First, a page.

By pandigital number I mean a number for which each digit in a given base occurs at least once (some definitions that state each digit must occur exactly once), and since I looking for numbers that are not pandigital in base ten at least one of the digits from 0 through 9 should be missing. By a factorial number I mean a positive integer for which there exists a whole number $n$ such that the factorial number is equal to $n!$. In set theoretic language, this question is considering elements in the intersection of these two sets of numbers.

One can quickly generate and test (brute force) search for such values. Here's a quick-and-simple example of such an algorithm.

from math import factorial

n = 0

while 1:
    f = factorial(n)
    if len(set(str(f))) != 10:
        print(n, f)
    n += 1

Which running this for even a few seconds will print the following before not printing anything after. For the $n$ as I use it in the definitions above (which is consistent with the Python script), I have exhaustively checked for values of $n$ from 0 to over 253817 without finding what the next non-pandigital factorial number is. I've spoken to a number theorist about this problem, and while he told me there is an infinite number of such numbers, he did not have an example of one higher than 41!. Note that in this question, I don't just want a higher non-pandigital factorial number, but the next one.

0 1
1 1
2 2
3 6
4 24
5 120
6 720
7 5040
8 40320
9 362880
10 3628800
11 39916800
12 479001600
13 6227020800
14 87178291200
15 1307674368000
16 20922789888000
17 355687428096000
18 6402373705728000
19 121645100408832000
20 2432902008176640000
21 51090942171709440000
22 1124000727777607680000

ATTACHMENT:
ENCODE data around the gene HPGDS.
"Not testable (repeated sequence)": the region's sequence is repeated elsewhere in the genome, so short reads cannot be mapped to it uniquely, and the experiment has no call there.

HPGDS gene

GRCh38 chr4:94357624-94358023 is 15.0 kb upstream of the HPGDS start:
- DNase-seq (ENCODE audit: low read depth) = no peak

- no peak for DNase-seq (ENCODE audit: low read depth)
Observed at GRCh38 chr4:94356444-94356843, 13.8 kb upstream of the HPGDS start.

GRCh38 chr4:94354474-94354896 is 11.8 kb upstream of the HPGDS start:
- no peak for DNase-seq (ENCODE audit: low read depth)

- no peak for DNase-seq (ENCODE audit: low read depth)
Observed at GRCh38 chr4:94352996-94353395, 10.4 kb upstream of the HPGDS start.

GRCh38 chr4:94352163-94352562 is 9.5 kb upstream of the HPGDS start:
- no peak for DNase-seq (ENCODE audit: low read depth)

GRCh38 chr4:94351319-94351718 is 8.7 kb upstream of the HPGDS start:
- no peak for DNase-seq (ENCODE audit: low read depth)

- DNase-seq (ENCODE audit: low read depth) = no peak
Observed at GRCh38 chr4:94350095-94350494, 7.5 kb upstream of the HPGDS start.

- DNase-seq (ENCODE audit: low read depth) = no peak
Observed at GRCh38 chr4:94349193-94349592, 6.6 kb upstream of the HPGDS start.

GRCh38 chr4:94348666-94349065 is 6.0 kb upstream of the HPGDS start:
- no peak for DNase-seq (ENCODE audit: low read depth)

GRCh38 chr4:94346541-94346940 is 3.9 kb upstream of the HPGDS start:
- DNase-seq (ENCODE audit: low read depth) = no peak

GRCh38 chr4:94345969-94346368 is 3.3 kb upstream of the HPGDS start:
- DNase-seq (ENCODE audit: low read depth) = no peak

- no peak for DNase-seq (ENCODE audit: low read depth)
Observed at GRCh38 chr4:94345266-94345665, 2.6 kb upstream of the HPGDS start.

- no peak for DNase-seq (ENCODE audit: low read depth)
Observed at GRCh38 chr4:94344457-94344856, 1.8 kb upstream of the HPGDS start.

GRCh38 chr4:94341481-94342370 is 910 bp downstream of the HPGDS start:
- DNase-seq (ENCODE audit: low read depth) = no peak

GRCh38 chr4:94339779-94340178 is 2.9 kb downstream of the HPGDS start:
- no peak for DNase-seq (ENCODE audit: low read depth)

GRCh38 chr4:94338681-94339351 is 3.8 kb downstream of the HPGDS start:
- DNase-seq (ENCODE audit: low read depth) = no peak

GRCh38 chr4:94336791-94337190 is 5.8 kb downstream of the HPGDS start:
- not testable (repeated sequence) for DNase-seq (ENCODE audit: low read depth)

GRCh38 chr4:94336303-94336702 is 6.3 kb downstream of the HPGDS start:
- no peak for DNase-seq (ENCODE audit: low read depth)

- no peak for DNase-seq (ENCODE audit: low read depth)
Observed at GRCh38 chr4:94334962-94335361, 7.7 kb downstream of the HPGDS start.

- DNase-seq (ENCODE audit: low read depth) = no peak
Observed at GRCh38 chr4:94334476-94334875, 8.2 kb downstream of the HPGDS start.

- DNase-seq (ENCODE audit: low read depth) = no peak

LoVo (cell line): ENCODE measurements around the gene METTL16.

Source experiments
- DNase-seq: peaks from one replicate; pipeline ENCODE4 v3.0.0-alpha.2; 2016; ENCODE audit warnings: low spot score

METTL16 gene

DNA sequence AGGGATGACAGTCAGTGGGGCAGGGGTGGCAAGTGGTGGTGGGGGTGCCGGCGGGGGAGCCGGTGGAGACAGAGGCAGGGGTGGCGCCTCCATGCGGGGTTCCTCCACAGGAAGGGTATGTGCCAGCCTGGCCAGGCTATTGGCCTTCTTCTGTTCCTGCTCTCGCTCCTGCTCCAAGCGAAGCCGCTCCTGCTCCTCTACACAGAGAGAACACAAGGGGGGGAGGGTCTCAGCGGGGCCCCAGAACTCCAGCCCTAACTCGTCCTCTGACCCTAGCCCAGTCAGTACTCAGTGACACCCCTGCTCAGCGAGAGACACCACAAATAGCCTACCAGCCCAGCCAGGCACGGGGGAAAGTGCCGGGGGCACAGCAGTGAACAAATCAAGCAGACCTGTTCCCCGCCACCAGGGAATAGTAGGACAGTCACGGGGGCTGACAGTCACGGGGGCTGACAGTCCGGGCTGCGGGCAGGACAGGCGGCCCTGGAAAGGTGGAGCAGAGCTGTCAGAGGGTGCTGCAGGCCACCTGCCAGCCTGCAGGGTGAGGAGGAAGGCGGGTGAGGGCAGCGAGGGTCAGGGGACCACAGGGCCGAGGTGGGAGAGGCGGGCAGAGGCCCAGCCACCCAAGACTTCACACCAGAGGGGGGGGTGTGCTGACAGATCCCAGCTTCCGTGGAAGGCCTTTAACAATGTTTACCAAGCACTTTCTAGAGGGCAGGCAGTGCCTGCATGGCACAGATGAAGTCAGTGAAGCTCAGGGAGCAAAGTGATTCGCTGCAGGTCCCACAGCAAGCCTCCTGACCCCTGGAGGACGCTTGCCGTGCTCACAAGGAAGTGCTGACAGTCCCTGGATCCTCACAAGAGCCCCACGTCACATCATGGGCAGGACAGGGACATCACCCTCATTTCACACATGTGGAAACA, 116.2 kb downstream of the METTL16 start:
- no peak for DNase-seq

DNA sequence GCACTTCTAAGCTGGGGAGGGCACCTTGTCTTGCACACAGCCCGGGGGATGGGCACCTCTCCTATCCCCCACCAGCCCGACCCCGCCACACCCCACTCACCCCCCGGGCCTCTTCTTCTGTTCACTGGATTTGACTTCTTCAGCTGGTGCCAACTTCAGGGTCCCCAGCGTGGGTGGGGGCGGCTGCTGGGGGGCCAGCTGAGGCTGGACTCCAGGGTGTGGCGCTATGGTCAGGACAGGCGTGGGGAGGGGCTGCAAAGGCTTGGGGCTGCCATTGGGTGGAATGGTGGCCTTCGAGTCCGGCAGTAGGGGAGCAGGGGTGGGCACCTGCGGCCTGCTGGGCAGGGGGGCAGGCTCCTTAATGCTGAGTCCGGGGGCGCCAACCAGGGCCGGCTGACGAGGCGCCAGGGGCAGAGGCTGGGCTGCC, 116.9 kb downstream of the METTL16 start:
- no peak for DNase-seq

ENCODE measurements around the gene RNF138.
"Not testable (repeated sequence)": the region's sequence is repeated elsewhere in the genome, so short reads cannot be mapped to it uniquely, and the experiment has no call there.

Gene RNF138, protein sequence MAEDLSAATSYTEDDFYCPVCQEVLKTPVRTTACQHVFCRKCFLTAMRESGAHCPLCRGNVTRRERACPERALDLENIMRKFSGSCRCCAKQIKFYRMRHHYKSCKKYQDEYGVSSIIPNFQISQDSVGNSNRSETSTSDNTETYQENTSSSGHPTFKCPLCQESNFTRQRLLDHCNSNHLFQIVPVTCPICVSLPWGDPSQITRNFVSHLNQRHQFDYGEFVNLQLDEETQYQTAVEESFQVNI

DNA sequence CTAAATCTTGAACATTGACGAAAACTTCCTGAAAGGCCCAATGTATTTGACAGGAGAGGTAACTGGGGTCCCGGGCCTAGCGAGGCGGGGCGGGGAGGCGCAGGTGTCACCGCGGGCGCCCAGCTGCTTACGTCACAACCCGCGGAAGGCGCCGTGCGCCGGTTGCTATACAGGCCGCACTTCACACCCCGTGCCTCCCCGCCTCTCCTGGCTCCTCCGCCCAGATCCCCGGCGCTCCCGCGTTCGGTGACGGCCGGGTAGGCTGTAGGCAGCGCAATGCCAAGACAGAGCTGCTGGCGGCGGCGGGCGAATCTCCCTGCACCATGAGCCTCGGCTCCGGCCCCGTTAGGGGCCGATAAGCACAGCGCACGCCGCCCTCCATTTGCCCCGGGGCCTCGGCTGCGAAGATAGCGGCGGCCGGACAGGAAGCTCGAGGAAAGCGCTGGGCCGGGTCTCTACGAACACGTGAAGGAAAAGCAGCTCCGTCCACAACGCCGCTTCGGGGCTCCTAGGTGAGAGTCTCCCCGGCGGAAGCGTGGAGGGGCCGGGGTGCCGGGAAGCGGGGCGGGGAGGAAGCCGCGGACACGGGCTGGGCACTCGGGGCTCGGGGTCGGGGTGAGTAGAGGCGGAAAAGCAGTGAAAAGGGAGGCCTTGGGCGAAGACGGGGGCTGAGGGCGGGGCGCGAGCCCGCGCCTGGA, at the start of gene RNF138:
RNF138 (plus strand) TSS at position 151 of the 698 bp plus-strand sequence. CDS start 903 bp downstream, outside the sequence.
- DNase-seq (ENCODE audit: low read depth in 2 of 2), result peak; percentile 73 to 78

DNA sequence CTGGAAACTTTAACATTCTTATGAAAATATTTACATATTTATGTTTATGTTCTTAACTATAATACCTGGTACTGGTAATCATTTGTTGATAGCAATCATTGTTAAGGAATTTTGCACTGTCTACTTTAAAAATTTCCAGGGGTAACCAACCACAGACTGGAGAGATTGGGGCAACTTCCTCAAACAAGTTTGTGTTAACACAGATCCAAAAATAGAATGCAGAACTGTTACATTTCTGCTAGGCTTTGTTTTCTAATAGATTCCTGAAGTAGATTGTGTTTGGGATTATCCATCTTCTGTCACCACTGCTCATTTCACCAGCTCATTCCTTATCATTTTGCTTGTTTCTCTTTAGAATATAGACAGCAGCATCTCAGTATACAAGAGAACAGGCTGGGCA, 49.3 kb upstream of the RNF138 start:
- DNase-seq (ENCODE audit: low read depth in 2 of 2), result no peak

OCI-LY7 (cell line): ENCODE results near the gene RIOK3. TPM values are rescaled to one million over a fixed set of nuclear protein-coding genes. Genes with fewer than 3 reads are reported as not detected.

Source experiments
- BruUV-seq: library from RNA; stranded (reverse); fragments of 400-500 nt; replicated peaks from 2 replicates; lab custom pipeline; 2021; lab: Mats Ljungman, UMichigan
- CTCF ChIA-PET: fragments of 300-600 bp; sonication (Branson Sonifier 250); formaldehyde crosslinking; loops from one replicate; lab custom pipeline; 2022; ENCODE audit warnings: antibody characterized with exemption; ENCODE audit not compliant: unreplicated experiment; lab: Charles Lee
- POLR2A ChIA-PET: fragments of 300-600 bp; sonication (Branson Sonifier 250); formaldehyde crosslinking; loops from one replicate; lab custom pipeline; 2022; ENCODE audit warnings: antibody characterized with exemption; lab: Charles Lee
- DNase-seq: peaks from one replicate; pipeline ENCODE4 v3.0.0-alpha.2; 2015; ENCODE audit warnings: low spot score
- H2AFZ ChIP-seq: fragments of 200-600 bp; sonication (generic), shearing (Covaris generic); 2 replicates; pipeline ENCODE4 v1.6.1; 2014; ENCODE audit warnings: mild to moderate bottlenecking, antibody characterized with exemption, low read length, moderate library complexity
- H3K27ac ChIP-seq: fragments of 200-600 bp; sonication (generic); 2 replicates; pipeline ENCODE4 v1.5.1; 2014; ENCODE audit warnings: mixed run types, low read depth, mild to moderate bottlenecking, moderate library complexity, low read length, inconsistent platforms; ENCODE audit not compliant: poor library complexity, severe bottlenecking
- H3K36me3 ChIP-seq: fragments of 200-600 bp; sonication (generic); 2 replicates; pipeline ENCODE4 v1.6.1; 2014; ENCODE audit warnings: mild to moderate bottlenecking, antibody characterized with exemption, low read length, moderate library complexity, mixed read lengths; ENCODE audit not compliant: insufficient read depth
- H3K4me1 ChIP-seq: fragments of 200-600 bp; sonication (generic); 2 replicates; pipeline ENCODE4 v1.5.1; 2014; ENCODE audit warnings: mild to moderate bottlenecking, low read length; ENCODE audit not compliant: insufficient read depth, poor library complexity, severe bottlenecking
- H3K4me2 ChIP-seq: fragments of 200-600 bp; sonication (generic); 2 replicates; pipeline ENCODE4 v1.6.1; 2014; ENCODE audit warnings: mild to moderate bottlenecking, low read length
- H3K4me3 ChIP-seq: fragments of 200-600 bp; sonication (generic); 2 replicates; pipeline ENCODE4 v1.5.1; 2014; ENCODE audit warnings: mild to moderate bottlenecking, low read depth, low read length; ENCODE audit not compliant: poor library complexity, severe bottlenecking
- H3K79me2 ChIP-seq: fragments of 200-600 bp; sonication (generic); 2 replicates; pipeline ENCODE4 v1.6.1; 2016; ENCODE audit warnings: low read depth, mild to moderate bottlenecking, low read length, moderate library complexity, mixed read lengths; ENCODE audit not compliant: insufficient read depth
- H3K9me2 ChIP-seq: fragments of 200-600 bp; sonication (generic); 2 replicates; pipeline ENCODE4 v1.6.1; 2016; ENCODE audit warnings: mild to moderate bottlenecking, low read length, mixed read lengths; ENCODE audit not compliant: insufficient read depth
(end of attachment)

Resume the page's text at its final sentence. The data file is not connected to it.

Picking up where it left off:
24 620448401733239439360000
25 15511210043330985984000000
26 403291461126605635584000000
28 304888344611713860501504000000
29 8841761993739701954543616000000
30 265252859812191058636308480000000
32 263130836933693530167218012160000000
38 523022617466601111760007224100074291200000000
41 33452526613163807108170062053440751665152000000000

Note that the last number of $n$ above that satisfies the criterion is 41, not 42. Douglas Adams will mock me for coming up short by unity!

Here is a Rust implementation to continue the calculation.

extern crate rug;

use rug::Integer;

fn main() {
    let mut n = Integer::from(0);

    loop {
        let f = factorial(&n);
        if count_unique_digits(&f.to_string()) != 10 {
            println!("{} {}", n, f);
        n += 1;

fn factorial(n: &Integer) -> Integer {
    if n == &Integer::from(0) {
        return Integer::from(1);

    let mut result = Integer::from(1);
    for i in 1..=n.to_u64().unwrap() {
        result *= &Integer::from(i);

fn count_unique_digits(num_str: &str) -> usize {
    let mut digits = std::collections::HashSet::new();
    for ch in num_str.chars() {
        if ch.is_digit(10) {
  • 4
    $\begingroup$ I think there's a good chance that you misunderstood your number theorist, or he misunderstood you. It seems very likely to me that $41!$ is the largest non-pandigital factorial. (If you replace every factorial number with a random number with the same number of digits and the same number of trailing zeroes, then on average you'll get finitely many non-pandigital numbers, and the expected number you'll get for $n>41$ is a lot less than $1$. If there really are infinitely many non-pandigital factorials, then there's something really abnormal about the distribution of digits in factorials.) $\endgroup$
    – Micah
    Commented Apr 7, 2020 at 4:27
  • 1
    $\begingroup$ @Micah That's certainly possible. If you rigorously and formally prove that there actually isn't a next non-pandigital factorial number, I will accept that as an answer. I'm willing to learn new concepts, but note that I am a layperson so I will likely have to have trivial things that should be left as an exercise for the reader explicitly shown to me. $\endgroup$